A difficult year

Blog coordinator Eric Hansmann shares a few thoughts this holiday week.

2020 has been a tiring year as we each deal with the coronavirus pandemic. Our usual hobby activities and events have been put into hibernation until the National and Global situation eases.

On top of these alterations to our lives, we are losing friends and family members to the virus and to other health issues. The prototype modeling community was hard hit recently with the passing of three gentlemen who have contributed to our knowledge and skills in their own ways.

Many were shocked when Bill Welch revealed his pancreatic cancer diagnosis in early November. He departed our world within weeks of his announcement. Bill inspired and encouraged modelers with his extreme freight car detail work. He showed us how to harvest rivets from plastic model shells and install those on detail parts to upgrade other models. He helped take the mystery out of using an airbrush. He enjoyed sharing his knowledge of the Fruit Growers Express Company and had compiled two volumes of history that were nearing publication. He was a regular at Railroad Prototype Modeler (RPM) events in Chicago, Cocoa Beach, and St. Louis enjoying discussions with friends and making presentations.

Rob Manley was a regular at the Chicago RPM and CB&Q Historical Society gatherings. He was a member of the Mid-West Mod-U-Trak group, working to set up and staff their stunning HO scale modular layout. Rob introduced many modelers to the wonders of Pan Pastels as another media to use in weathering our models. He often performed real time Pan Pastel weathering demonstrations that convinced many to try this interesting material.

Dick Flock founded the RPM-East event with Larry Kline in the late 1990s. The metro Pittsburgh event was held every other year, alternating with an RPM hosted by a Philadelphia crew. Dick was a spark plug in the NMRA Keystone Division, which encompasses much of western Pennsylvania and northern West Virginia. He co-chaired the 1990 NMRA Pittsburgh national convention. He’s the one who sparked my interest in HO scale model railroading in the early 1970s, when I was a young pup. It was a thrill to join the RPM-East crew in 2004 to create the event website and marketing plans.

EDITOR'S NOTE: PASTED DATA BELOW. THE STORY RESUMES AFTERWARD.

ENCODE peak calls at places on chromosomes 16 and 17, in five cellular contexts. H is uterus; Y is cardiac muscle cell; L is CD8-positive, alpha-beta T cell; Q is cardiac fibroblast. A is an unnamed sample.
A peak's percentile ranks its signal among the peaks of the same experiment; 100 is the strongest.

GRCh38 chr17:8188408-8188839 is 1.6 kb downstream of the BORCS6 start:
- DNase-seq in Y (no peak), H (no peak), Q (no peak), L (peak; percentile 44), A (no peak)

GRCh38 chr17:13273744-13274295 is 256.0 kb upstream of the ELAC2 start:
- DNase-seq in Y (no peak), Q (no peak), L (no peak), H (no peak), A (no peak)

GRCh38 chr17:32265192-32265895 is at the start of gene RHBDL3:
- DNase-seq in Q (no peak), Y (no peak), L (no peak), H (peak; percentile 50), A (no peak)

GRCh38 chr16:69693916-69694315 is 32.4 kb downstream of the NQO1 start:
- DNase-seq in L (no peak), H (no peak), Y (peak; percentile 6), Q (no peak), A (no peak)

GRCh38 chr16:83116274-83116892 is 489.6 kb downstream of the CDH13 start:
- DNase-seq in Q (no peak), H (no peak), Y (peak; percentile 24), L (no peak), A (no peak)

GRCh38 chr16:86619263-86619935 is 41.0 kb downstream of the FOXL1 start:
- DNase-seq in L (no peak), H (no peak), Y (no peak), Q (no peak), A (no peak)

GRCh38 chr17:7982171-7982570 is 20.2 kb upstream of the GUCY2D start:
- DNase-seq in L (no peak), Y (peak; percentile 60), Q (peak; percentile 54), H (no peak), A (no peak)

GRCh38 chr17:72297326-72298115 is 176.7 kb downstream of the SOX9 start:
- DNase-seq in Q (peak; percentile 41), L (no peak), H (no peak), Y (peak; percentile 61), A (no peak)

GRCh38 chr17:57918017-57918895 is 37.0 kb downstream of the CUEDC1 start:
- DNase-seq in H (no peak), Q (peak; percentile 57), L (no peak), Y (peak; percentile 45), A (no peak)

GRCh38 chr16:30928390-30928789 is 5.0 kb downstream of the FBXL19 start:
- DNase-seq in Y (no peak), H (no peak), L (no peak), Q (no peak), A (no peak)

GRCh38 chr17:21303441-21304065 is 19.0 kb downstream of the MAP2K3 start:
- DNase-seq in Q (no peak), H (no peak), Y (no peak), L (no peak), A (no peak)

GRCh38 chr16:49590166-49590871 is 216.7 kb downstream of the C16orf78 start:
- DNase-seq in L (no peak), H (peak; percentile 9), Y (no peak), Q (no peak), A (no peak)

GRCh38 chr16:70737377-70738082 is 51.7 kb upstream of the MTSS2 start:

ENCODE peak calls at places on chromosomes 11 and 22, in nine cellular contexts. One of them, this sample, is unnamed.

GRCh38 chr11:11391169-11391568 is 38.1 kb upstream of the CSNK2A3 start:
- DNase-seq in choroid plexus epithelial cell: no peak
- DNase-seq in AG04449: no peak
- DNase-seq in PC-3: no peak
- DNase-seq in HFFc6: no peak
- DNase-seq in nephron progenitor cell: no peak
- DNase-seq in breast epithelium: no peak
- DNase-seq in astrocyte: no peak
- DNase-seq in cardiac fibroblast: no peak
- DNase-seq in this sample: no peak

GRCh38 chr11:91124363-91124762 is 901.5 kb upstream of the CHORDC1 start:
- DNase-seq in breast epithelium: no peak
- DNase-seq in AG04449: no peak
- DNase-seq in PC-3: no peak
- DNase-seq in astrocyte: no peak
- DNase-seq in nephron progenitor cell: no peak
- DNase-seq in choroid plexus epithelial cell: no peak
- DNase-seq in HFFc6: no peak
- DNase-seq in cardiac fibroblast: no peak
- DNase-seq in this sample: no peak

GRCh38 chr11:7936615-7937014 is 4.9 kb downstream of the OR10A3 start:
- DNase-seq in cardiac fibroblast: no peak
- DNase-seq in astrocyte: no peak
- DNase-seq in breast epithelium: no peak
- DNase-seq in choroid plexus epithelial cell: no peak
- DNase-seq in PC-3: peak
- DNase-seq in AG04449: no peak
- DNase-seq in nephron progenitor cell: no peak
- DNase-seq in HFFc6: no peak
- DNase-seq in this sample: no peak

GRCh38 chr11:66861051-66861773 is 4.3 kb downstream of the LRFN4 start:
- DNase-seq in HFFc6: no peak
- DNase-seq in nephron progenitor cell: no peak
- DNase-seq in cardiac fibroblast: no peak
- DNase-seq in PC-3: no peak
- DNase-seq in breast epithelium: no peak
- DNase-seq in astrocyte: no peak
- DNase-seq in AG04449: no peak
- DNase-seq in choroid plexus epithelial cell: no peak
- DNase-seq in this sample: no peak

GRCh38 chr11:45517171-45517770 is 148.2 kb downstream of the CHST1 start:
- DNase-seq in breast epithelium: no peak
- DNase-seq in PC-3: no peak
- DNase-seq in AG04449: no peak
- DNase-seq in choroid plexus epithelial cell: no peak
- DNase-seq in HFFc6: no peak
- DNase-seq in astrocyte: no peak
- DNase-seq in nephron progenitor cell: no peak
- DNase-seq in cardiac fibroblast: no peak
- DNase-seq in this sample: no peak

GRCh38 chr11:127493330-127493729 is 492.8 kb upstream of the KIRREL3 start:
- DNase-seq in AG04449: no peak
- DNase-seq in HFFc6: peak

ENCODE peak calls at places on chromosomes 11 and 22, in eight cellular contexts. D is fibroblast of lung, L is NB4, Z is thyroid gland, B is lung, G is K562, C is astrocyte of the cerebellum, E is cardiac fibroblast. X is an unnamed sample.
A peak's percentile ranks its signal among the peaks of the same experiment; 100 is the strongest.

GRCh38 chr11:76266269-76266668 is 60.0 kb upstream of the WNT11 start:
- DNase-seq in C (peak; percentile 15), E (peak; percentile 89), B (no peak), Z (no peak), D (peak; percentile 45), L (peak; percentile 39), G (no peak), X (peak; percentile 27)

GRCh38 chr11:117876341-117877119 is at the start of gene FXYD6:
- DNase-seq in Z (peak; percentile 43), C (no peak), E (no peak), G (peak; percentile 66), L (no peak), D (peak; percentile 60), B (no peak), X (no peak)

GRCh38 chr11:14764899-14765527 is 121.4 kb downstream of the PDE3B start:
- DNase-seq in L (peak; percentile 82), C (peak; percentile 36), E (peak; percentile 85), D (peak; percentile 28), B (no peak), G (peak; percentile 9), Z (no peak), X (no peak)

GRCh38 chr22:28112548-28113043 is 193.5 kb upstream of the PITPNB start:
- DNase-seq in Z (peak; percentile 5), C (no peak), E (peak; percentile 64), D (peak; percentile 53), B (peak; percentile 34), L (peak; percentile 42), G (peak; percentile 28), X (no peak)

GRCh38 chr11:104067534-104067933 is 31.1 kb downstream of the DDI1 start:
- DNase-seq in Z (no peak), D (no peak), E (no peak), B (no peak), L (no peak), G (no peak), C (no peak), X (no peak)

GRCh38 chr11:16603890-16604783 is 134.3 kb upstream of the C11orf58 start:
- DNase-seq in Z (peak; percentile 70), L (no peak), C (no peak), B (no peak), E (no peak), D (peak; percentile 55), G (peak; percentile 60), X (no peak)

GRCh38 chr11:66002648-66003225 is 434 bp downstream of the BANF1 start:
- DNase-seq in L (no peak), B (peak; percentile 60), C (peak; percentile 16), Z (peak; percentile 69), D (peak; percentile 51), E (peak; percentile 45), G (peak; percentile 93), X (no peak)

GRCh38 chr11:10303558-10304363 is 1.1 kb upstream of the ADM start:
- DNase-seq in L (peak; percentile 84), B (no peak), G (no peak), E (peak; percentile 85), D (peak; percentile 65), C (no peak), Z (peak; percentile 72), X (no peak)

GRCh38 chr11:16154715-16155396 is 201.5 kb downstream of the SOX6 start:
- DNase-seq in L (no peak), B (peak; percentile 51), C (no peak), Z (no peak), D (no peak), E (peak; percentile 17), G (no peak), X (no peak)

These three prototype modelers recently passed away within a week. Since January 2020, we have also witnessed the departures of Dr. Denny Anspach, Greg Martin, and Jeff Sankus. Each of them had been participants and leaders in RPM events and other groups related to our hobby.

As memories of these hobbyists roll through my mind, I am thankful to have had time with them as I have learned from each interaction. They offered encouragement to try a new technique or perspective that expanded my skills on the path to become a better modeler. Readers who have had interactions with these gentlemen have memories that will inspire their hobby enjoyment.

Pass along what you learn and help fellow hobbyists move forward. It’s one of the best ways to honor those teachers who have departed our mortal station.


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RCW update

Frank has recovered from his coronavirus illness. We thank many modelers for their messages. Order fulfillment has caught up but it’s time for a scheduled break as Frank heads to Florida to warm up. The Resin Car Works shipping department (Frank‚Äôs wife Bonnie) will be idle until after Thanksgiving. Thank you for your support and patience with our small operation.

More cool kits are on the way!

Workbench Wednesday

Duryea cushion underframe installation

George Toman shared his latest workbench update. He’s upgrading a kit with Duryea underframe parts.

The Duryea underframe is a cushioning device used to reduce damage. The center sill can slide about 12 to 16 inches to cushion impact when coupling. This requires different mounting than the more conventional AAR underframe. National Scale Car has captured the Duryea underframe in great detail using resin castings and photo etched parts in their MK 106 kit that upgrades an Intermountain 1937 Modified AAR boxcar model.

Continue reading Workbench Wednesday